Auditions begin in the …cole Normale de Musique de Paris and, via Stockholm
and Zurich, conclude in Greenwich, London in the historic grandeur of the
Royal Naval College, now home to Trinity Laban Conservatoire. We see both a
sequence of hopeful young singers come and go, and Hannigan herself,
working on her score on an airplane, in hotel rooms, her plans disrupted by
train cancellations which leaving her sitting on the floor of a crowded
train carriage trying to study The Rake’s Progress, and arriving
tired and stressed at her destination. At the end of a casting day, she is
tearful with tiredness.
Hannigan explains that it’s not technical ‘perfection’ that she’s looking
for, it’s “something else”: how they look, move, talk to the pianist, work
in the group. Several singers have caught her eye and interest from the
start of the process including Greek soprano Aphrodite Patoulidou: she has
a certain “seriousness” and Hannigan is willing her on during her audition,
“don’t disappoint me”. She doesn’t.
We see the successful singers receiving a call from Hannigan, offering them
a role: dodgy telephone and wifi connections, incredulous responses and
absolute joy … in one case a singer’s inability to provide a correct ’phone
number prompts a rueful reflection on whether this means he shouldn’t get
the job. Fortunately for the said singer, Hannigan follows her instincts
and finds a way to contact him. It’s a good lesson to learn about
As she works on this project, Hannigan’s own singing career continues to
make personal, musical and practical demands. She finds herself at Dutch
National Opera singing in a production of George Benjamin’s Lessons in Love and Violence. She explains that she couldn’t
imagine herself singing beyond the age of 40, and talks honestly and openly
about the fast-paced intensity of an international singer’s life, and about
her own performance anxiety and how she has learned to manage it.
Rehearsals involve workshops with diverse professionals: Jackie Reardon, a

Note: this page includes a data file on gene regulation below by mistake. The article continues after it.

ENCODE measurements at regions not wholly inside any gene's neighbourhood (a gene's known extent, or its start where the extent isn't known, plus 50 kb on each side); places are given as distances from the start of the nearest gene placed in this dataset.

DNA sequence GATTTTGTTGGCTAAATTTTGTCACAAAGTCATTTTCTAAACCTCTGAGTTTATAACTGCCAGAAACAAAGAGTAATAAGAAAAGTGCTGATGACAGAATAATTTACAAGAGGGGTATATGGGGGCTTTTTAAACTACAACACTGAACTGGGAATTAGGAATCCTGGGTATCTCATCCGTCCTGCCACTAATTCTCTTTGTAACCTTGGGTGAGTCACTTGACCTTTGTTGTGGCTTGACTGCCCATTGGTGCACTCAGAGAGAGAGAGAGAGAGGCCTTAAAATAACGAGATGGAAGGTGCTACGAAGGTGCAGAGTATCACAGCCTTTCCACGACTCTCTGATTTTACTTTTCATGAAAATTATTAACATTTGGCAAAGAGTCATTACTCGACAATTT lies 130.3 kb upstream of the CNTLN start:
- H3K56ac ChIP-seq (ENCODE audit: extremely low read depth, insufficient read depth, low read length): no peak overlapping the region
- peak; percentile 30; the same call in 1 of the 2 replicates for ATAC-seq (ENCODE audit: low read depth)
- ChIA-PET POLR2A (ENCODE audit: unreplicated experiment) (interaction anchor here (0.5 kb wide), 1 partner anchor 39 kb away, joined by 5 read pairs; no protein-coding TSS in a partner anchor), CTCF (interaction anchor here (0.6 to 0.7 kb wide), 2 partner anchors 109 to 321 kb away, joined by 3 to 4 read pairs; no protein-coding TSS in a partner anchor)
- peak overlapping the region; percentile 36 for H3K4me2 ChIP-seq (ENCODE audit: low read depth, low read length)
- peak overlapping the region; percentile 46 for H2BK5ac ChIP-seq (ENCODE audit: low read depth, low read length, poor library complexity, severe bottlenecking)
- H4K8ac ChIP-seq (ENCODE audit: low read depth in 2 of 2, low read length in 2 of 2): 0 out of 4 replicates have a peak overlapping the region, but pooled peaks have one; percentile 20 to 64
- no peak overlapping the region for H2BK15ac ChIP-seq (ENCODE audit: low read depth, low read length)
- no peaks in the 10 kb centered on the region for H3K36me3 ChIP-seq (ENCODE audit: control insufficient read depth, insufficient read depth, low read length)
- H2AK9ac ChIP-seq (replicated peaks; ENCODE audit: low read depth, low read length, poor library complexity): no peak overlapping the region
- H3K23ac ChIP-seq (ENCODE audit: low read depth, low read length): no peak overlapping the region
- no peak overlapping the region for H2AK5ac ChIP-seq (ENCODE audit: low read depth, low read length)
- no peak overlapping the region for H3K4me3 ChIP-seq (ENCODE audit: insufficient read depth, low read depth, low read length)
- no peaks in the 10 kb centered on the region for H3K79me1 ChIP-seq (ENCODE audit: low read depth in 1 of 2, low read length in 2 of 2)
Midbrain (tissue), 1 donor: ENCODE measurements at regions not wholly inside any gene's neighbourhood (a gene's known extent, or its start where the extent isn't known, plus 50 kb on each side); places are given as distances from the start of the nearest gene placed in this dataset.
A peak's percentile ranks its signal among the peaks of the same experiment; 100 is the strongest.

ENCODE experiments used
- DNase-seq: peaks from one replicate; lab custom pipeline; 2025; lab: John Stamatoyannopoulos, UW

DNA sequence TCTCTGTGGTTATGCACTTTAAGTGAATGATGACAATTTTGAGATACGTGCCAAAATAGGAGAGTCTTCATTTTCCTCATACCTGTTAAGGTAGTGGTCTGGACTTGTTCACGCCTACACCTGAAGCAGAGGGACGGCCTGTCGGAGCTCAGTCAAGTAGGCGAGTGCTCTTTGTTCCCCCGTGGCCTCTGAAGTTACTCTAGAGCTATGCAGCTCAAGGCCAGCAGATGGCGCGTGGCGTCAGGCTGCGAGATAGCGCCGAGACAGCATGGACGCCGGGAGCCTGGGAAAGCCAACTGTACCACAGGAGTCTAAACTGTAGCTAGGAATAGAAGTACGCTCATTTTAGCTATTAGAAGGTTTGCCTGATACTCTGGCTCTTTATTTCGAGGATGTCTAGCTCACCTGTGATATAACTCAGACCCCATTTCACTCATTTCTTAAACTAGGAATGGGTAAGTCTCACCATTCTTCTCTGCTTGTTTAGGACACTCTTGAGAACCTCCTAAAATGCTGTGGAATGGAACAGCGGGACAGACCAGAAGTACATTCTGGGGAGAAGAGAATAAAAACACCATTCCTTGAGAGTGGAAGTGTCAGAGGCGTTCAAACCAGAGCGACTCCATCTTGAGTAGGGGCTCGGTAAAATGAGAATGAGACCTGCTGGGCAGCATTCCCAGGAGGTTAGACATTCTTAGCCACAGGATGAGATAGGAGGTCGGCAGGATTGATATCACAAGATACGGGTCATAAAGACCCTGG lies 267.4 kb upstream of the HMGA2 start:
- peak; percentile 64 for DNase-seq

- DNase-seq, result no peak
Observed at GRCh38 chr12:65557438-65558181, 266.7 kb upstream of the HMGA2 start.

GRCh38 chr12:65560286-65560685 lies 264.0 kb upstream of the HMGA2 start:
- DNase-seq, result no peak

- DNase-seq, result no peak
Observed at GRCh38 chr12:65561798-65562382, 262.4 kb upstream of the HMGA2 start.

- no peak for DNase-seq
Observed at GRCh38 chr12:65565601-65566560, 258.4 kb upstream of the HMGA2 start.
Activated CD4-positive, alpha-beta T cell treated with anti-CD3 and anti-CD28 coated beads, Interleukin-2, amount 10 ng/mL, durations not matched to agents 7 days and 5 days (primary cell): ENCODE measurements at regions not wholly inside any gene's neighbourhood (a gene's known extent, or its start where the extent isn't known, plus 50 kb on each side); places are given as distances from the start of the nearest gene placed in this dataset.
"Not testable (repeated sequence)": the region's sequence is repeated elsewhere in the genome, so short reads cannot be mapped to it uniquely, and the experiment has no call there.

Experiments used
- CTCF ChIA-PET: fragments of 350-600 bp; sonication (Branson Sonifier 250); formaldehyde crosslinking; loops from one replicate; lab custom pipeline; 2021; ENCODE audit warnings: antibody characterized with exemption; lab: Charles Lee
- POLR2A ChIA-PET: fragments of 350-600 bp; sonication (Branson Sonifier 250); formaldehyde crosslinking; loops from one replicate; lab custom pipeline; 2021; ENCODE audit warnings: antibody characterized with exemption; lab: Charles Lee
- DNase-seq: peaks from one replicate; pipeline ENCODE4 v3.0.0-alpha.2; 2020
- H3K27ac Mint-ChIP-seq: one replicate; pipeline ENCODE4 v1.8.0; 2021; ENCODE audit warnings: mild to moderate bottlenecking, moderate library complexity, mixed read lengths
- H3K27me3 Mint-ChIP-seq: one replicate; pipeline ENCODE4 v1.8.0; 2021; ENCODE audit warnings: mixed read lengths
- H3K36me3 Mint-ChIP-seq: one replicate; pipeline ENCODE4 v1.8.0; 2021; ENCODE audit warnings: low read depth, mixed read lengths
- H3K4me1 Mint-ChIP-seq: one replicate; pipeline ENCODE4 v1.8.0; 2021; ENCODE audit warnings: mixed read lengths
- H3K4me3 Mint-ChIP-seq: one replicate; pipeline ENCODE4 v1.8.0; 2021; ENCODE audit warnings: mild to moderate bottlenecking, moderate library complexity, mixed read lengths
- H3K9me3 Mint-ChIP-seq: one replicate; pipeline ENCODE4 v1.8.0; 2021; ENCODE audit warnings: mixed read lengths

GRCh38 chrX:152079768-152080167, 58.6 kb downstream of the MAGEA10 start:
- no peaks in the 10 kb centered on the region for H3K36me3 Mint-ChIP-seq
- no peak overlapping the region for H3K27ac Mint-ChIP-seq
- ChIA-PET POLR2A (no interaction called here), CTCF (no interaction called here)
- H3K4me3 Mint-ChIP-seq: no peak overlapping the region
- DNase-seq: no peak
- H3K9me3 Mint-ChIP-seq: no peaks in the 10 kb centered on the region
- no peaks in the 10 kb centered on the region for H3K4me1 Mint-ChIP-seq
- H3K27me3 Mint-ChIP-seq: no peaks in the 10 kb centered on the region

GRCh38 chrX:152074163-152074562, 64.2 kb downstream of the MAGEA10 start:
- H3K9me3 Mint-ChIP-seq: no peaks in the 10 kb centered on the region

performance coach; conductor/composer/pianist Reinbert de Leeuw, a special
mentor for Hannigan; Natalie Dessay and Daniel Harding. It’s interesting
that something that Hannigan mentioned right at the start of the
auditioning process, when asked about her own career, is reprised by Dessay
and Harding: the loneliness that professional musicians at the top of their
The final rehearsals in Gothenburg with the orchestra – breaking with
convention, Hannigan requests that the singers are present and involved
from the start – are obviously tremendously exciting for all involved, and
the premiere sparkles with musical commitment, intensity and that
first-night ‘dust’ that magical moments sprinkle.
In May 2019, Hannigan toured Europe with a new bunch of Equilibrium Young
Artists but this inaugural venture must have been something very special.
The risks were worth taking.
image_description=Taking Risks, Accentus Music
product_title=Taking Risks: A documentary by Maria Stodtmeier
product_by=Barbara Hannigan (conductor), Willam Morgan (Tom Rakewell), Aphrodite Patoulidou (Anne Truelove), John Taylor Ward (Nick Shadow), Kate Howden (Baba the Turk), Erik Rosenius (Father Truelove), Ziad Nehme (Sellem), Gothenburg Orchestra and Vocal Ensemble, Linus Fellbom (Stage Director & Lighting Designer), Anna Ardelius (Costume Designer)
product_id=Accentus Music ACC20420 [DVD]